Wednesday, January 30, 2008

maybe grains

If it is legit, the following website helps feed the hungry.
All you have to do is know big words.
Check it out:

Tuesday, January 22, 2008

Martin Luther King, Jr.

Yesterday, I listened to National Public Radio (as I usually do) on the way to work, and they were talking about Martin Luther King more than usual because he had been invoked by both Barack Obama and Hillary Clinton.

There was also an interesting segment on Dr. King's image on wall murals and talk about a statue of Dr. King which would be from China while only it's base would be from America.

And there was also talk about how Dr. King was important not only to American's but around the world. I know that's true and I feel like I am the only person aside from stonecarvers and priests who knows that Dr. King has already been added to the statuary of Westminster Abbey in London on a panel dedicated to modern martyrs.

This is the statue prior to being added to panel over the left shoulder entry doors.

That's when I had the thought that he is almost more important to other countries than he sometimes is to us.

"If physical death is the price I must pay to free my brothers and sisters from the permanent death of the spirit, then nothing could be more redemptive. "

Maybe we sometimes have too much of something to appreciate it as it should be appreciated.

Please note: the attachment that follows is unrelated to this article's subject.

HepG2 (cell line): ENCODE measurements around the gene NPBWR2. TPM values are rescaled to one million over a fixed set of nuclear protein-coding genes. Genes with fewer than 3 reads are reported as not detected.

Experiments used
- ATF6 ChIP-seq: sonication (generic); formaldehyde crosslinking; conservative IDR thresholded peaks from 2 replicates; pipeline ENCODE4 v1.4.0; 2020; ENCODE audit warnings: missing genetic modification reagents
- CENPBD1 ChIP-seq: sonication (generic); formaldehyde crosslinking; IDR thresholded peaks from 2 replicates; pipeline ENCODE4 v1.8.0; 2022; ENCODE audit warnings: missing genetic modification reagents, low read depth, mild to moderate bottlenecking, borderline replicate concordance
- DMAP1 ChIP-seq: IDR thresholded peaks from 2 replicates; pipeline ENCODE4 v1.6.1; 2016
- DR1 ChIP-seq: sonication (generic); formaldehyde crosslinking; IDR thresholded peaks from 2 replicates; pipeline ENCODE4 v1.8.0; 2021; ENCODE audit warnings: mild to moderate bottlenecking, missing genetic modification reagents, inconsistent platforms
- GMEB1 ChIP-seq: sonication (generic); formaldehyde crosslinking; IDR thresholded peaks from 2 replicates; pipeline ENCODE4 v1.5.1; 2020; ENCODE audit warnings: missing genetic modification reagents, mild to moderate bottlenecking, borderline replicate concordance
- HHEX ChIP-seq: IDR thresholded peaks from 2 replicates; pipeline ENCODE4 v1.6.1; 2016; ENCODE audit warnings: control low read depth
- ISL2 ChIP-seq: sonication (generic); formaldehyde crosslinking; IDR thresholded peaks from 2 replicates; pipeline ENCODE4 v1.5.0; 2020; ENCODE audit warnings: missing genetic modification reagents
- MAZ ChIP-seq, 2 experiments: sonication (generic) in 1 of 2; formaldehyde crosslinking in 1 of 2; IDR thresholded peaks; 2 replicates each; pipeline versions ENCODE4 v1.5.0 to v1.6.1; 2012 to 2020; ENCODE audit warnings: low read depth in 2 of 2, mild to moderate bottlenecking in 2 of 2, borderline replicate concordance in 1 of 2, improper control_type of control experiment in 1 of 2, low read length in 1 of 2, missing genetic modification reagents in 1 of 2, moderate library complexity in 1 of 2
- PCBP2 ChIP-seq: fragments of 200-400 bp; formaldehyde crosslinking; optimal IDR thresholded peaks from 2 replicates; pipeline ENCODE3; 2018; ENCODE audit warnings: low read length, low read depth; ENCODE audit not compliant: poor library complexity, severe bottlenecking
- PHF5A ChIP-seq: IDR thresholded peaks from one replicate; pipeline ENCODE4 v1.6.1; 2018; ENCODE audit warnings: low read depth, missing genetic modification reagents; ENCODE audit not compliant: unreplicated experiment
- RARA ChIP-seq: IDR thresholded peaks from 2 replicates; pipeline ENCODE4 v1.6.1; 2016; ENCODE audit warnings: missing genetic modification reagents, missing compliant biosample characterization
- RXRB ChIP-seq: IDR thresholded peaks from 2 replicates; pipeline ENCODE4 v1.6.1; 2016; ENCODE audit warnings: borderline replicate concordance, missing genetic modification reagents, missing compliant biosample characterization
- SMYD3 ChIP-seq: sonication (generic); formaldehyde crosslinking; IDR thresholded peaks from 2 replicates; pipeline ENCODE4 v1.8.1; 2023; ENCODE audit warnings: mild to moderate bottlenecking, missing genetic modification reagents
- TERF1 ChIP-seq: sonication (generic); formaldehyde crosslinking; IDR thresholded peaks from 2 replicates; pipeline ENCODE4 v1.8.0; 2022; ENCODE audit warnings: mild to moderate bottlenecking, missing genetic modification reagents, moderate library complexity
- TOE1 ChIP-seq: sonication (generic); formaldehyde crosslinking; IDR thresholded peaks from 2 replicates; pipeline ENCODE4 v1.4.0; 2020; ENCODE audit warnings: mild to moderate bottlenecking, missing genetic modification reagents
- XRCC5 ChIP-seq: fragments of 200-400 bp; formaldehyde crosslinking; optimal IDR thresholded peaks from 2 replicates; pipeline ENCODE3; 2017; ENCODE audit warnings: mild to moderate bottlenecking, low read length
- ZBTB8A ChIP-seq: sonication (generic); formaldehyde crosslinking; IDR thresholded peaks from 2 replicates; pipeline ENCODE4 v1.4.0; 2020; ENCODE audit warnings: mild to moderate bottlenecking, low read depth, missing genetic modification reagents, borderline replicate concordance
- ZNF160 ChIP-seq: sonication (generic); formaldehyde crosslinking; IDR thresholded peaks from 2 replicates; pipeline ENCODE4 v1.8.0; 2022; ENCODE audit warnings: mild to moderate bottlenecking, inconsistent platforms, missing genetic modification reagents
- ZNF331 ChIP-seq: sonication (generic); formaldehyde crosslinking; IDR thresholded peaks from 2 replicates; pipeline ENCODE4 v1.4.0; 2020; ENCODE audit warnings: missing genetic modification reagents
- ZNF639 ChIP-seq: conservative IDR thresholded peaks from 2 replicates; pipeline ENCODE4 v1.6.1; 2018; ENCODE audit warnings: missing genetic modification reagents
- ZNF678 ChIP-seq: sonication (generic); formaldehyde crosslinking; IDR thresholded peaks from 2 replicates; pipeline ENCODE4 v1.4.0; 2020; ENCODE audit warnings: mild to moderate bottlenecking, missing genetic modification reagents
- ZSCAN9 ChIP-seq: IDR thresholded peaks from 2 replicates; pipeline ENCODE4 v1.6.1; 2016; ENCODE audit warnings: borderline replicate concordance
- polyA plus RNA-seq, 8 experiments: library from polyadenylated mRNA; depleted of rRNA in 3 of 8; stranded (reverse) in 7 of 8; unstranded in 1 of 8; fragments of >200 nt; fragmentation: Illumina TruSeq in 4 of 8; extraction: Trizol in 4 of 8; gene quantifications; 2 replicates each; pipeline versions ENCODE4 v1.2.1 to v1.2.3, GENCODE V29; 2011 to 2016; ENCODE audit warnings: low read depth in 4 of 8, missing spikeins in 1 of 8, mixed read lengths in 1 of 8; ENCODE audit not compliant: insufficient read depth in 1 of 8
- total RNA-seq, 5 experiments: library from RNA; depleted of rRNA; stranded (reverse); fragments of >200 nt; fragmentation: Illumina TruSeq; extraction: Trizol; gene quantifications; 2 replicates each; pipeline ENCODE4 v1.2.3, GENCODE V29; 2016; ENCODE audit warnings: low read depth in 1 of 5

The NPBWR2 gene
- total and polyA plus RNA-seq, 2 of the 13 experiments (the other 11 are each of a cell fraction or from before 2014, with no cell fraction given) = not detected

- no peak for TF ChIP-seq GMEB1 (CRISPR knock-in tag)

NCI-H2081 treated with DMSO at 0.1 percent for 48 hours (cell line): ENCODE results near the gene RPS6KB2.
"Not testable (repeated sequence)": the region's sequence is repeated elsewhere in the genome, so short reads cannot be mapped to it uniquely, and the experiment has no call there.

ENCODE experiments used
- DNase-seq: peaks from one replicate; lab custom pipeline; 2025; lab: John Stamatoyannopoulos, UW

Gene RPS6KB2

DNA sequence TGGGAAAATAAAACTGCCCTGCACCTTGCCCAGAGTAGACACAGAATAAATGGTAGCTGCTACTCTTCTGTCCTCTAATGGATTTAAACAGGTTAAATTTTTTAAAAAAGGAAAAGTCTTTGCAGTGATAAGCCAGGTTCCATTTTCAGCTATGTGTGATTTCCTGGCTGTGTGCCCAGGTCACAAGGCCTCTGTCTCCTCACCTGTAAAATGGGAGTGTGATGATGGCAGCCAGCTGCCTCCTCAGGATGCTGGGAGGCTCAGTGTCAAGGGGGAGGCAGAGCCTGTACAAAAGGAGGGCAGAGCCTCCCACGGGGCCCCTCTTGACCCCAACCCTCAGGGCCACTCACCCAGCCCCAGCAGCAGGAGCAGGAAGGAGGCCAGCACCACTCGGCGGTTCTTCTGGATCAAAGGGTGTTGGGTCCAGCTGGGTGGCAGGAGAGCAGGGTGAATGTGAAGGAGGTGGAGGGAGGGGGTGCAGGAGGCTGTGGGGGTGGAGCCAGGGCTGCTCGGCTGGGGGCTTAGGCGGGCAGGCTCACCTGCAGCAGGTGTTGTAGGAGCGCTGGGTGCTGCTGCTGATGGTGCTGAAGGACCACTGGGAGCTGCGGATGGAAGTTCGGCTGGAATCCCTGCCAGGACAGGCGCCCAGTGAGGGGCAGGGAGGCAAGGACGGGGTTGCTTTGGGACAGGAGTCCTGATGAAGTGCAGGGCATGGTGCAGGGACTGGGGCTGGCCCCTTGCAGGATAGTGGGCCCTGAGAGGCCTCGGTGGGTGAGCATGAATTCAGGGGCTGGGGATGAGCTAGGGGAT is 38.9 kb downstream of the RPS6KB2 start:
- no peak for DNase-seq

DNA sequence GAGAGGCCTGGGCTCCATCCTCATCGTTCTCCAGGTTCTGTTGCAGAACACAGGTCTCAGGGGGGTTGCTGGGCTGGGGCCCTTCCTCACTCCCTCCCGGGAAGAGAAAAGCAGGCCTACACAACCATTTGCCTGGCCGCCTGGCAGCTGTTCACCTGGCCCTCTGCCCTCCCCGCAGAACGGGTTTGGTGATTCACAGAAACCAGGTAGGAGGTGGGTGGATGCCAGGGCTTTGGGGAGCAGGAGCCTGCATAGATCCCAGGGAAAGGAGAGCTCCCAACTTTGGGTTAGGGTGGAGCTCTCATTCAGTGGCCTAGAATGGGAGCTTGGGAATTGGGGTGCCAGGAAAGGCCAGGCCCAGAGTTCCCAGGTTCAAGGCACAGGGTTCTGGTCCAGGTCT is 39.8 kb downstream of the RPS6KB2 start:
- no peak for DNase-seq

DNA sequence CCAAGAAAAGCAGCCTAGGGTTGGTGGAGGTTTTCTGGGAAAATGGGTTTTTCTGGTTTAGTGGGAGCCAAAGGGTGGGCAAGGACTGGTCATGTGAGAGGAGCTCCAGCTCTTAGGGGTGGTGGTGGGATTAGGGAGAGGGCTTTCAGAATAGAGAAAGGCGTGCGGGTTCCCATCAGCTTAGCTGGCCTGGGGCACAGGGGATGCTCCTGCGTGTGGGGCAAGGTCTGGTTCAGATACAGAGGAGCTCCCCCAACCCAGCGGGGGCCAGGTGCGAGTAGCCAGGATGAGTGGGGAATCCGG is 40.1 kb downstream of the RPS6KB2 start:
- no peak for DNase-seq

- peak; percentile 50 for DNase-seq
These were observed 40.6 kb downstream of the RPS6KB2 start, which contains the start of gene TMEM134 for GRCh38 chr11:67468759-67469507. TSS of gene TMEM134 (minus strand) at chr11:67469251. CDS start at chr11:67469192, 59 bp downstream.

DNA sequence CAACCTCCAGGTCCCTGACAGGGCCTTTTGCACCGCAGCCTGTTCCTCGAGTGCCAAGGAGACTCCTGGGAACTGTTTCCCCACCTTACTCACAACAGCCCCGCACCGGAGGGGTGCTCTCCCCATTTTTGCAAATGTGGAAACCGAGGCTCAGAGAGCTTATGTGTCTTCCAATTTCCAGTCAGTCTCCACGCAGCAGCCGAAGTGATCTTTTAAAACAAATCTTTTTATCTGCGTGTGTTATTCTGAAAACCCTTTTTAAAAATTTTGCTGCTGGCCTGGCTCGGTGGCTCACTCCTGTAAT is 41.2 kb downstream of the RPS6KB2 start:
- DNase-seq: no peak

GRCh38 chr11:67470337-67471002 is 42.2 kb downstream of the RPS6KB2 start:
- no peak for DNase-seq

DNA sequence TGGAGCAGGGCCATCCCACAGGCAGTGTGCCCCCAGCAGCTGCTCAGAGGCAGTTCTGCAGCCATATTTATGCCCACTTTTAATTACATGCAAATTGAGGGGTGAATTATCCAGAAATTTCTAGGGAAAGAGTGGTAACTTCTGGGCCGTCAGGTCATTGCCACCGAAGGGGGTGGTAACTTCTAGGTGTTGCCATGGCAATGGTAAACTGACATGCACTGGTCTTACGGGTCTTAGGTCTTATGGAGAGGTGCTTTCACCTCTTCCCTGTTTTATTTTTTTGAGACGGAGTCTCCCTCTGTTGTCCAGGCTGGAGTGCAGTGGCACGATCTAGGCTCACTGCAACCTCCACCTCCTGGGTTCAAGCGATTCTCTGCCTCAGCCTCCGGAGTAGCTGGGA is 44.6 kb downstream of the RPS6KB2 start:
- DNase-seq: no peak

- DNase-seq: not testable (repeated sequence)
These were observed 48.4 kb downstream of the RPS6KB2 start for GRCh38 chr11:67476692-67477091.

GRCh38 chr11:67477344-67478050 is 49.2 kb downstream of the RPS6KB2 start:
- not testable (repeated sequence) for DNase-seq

And maybe sometimes we have too little.
An article I saw proclaimed that Booker T. Washington was even more important than Martin Luther King.
Well, I have to say that Mr. Washington was brilliant and very much to be honored and revered.
These days, people have forgotten or have never studied him.

Most people have never read Booker T. Washington's Up from Slavery or remember that he founded the Tuskegee Normal and Industrial Institute, later to become Tuskegee University. His book is wonderful. He was a great man. I wish that he was given more attention. I think more blacks would have aspired to education and more whites would have aspired to making it happen if he was studied sincerely, but he seems to be fading into distant memory.

(His birthplace in Virginia is a national monument and the website says thousands of schoolchildren visit there annually. I'm glad I checked. I feel better about it now.

Was Carver more important that King? I am not qualified to say.

I just wish there was someone who provides as much leadership and inspiration around today.
In some ways, we are getting to that promised land King spoke of. In others ways, because we have an unfortunate natural predilection to keep to our own, true equality may never exist. But the way we see... changes more every day.

Sunday, January 20, 2008

I've received an honor

I'm going to have to follow through on the responsibility that goes with it when I am not studying for my safety talk. Give me a week?

Thanks, Bungi!

Friday, January 18, 2008

darling Clementine

Clementine tangerines from Spain have landed at the grocery store.
It's enough to give you hope. For less than five dollars you get a box of them and eat them all day long.